Prosecutors in Rwanda on Thursday sought a life sentence for "Hotel Rwanda" hero and government critic Paul Rusesabagina, who is charged with terrorism in a trial denounced as political by his supporters.
"We have showed that every act by Rusesabagina was criminal in nature with the intent to commit terrorism," said prosecutor Jean Pierre Habarurema, during a seven-hour hearing.
"We therefore request that he is given the maximum sentence provided for by the law, which is life imprisonment."
The former manager of Kigali's Hotel des Mille Collines was made famous by the 2004 Hollywood film that told how he saved more than 1,000 people who sheltered in his hotel during the genocide, a decade earlier, in which an estimated 800,000 died, most of them ethnic Tutsis.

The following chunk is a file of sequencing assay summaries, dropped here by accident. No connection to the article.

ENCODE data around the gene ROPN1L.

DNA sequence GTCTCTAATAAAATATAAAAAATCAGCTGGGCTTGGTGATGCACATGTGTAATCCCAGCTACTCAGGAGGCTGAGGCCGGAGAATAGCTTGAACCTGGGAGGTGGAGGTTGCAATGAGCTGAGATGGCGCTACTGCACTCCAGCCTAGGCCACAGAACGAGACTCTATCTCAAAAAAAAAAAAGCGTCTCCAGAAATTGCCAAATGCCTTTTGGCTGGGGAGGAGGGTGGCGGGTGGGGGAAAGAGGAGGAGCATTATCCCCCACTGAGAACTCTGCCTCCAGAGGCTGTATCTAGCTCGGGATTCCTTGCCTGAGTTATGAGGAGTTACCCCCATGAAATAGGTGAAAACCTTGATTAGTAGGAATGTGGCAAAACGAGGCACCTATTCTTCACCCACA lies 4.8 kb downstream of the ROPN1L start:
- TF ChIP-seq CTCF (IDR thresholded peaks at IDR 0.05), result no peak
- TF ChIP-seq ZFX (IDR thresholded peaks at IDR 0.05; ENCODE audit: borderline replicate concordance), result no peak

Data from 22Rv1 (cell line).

Rusesabagina, a Hutu, subsequently became a prominent and outspoken critic of President Paul Kagame and has lived in exile in the US and Belgium since 1996.
Kagame's government accuses him of supporting the National Liberation Front (FLN) rebel group which is blamed for a series of gun, grenade and arson attacks in 2018 and 2019 that killed nine people.
Rusesabagina has denied any involvement in those attacks, but was a founder of the Rwandan Movement for Democratic Change (MRCD), an opposition group of which the FLN is seen as the armed wing. He faces nine charges, including terrorism.
"As a leader, sponsor and supporter of MRCD/FLN, he encouraged and empowered the fighters to commit those terrorist acts against Rwanda," said Habarurema.
"Even if he did not actively take part in these attacks, he is considered as one who played a role by simply being a sponsor to these fighters."